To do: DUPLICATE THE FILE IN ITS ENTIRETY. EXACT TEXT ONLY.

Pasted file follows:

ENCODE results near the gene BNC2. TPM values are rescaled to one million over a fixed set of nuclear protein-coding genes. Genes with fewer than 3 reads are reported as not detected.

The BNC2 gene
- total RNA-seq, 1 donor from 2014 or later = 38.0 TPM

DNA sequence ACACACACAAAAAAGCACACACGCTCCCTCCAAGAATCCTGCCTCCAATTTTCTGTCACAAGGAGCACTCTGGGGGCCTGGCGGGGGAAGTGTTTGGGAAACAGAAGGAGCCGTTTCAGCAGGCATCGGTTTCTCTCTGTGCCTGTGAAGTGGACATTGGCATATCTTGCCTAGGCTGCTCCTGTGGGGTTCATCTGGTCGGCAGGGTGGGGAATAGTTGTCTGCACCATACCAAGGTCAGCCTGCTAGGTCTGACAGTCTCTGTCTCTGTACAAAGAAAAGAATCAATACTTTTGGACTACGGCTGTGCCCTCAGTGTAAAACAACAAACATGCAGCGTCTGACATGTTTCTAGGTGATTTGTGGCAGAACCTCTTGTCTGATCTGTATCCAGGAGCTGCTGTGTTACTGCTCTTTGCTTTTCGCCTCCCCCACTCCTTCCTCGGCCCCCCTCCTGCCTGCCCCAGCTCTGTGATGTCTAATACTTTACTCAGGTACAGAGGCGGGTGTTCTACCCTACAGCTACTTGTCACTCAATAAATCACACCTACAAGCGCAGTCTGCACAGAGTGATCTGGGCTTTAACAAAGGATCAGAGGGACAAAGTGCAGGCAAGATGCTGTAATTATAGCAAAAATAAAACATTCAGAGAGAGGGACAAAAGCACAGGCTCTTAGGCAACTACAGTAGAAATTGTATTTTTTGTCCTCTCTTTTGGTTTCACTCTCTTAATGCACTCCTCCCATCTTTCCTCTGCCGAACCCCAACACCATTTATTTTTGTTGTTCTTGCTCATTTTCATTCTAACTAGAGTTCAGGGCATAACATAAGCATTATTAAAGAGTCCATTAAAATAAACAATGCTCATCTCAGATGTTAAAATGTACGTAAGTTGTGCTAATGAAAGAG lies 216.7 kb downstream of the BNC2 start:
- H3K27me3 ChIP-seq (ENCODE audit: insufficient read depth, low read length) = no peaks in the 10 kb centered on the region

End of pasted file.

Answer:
ENCODE results near the gene BNC2. TPM values are rescaled to one million over a fixed set of nuclear protein-coding genes. Genes with fewer than 3 reads are reported as not detected.

The BNC2 gene
- total RNA-seq, 1 donor from 2014 or later = 38.0 TPM

DNA sequence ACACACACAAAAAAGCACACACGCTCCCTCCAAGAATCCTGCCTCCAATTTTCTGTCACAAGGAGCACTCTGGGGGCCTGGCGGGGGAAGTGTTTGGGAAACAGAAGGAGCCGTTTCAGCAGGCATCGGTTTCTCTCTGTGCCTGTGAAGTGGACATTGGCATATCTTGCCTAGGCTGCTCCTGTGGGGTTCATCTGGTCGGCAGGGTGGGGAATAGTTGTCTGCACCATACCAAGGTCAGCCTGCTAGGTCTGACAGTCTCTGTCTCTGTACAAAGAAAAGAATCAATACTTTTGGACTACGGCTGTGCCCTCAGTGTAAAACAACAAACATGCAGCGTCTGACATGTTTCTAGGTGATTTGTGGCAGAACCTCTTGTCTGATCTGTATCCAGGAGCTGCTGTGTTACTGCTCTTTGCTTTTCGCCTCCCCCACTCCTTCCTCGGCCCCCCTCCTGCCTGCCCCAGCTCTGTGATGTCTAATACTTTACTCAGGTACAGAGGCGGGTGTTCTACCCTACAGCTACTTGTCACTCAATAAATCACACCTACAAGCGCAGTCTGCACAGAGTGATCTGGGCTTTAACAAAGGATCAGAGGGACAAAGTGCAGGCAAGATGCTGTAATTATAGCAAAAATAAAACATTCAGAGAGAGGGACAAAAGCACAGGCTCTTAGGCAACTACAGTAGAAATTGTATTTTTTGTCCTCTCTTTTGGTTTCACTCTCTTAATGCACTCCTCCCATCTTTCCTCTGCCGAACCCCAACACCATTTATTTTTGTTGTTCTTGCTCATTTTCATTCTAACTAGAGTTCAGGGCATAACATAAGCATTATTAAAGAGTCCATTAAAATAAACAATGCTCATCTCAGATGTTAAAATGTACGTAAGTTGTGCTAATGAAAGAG lies 216.7 kb downstream of the BNC2 start:
- H3K27me3 ChIP-seq (ENCODE audit: insufficient read depth, low read length) = no peaks in the 10 kb centered on the region